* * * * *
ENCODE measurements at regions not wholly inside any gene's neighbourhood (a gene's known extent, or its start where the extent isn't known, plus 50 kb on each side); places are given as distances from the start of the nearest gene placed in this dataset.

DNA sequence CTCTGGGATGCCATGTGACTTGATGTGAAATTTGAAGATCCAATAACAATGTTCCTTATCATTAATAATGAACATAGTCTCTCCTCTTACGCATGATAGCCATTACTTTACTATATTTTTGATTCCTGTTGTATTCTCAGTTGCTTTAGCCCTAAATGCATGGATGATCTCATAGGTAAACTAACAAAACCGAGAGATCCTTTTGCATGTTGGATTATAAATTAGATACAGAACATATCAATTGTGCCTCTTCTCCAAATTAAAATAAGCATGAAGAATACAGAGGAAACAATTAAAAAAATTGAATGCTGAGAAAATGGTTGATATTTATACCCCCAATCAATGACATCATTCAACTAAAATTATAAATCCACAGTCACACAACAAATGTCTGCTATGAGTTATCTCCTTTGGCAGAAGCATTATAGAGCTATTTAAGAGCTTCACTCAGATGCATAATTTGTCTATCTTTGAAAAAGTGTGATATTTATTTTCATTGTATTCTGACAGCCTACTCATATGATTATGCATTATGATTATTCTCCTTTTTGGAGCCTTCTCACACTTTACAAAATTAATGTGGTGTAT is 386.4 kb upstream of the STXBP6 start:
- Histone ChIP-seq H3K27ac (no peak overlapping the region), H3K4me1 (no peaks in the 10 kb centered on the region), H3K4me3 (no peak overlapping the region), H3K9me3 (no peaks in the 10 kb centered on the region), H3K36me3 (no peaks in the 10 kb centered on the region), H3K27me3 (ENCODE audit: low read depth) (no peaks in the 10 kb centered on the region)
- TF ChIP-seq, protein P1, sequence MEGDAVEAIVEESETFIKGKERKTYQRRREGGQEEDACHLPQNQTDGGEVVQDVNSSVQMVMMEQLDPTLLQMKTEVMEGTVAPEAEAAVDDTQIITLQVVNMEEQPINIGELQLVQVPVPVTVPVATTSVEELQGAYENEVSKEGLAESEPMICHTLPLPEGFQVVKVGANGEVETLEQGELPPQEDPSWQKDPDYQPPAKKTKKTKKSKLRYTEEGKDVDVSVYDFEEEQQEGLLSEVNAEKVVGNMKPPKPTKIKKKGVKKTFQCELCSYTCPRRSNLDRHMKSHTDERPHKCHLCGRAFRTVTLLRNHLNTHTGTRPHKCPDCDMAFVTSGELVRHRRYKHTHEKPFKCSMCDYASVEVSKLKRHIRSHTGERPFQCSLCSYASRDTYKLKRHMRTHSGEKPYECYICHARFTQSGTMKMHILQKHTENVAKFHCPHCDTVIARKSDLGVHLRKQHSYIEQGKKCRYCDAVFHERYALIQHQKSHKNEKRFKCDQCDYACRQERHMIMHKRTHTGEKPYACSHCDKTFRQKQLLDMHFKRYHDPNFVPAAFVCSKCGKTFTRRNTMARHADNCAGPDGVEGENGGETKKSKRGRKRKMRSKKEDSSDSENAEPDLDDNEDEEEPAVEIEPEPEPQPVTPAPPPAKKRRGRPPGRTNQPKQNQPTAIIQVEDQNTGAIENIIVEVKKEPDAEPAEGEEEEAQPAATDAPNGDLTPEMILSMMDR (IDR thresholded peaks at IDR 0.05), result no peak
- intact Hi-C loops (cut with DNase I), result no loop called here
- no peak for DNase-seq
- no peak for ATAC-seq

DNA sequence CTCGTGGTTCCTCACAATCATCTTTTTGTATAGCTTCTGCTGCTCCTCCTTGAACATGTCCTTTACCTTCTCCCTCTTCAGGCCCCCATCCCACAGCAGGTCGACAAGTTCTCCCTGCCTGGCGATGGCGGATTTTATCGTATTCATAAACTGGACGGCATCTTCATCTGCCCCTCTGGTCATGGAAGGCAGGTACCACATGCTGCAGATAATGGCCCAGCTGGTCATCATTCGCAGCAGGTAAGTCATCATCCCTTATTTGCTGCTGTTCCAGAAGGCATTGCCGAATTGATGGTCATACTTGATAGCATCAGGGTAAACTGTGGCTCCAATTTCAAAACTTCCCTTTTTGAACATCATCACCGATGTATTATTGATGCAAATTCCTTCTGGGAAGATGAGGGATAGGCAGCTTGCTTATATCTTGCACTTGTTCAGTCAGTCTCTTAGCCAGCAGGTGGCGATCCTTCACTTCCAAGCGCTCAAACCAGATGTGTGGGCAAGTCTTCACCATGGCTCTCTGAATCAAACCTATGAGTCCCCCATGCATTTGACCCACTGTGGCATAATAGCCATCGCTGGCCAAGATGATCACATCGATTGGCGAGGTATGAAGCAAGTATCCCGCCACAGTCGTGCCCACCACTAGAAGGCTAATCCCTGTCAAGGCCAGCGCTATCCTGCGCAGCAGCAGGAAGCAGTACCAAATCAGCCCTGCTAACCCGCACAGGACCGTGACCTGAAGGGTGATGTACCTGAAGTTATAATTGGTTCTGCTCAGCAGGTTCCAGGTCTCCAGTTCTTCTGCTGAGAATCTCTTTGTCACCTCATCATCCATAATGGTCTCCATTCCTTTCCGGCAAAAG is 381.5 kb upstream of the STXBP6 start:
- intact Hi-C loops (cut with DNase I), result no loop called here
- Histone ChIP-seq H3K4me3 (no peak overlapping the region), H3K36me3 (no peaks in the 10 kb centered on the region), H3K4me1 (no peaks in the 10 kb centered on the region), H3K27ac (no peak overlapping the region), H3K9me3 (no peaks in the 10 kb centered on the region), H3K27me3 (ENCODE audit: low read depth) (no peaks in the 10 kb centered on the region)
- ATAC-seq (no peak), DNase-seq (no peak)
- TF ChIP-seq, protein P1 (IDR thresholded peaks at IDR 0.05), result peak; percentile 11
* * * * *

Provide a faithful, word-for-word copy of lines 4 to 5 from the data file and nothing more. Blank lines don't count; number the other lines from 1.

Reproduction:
- TF ChIP-seq, protein P1, sequence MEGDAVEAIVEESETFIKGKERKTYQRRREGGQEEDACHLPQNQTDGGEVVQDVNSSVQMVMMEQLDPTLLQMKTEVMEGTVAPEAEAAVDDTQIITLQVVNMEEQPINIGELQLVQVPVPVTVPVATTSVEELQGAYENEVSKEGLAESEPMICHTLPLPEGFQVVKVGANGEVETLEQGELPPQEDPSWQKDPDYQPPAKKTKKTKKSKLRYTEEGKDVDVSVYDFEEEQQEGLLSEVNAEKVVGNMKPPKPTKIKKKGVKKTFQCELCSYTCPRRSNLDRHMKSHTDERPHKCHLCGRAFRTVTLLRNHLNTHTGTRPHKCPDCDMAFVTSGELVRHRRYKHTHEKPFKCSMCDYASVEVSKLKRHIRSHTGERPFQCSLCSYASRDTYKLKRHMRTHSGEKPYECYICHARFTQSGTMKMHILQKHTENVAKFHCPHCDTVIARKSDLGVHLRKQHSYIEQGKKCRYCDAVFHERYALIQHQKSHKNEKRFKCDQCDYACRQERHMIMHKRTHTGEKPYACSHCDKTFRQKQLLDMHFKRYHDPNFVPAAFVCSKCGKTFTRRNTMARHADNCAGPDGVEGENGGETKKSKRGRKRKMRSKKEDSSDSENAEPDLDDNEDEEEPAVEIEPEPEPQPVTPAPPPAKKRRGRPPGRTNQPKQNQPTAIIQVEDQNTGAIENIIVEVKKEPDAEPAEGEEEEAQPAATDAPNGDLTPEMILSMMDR (IDR thresholded peaks at IDR 0.05), result no peak
- intact Hi-C loops (cut with DNase I), result no loop called here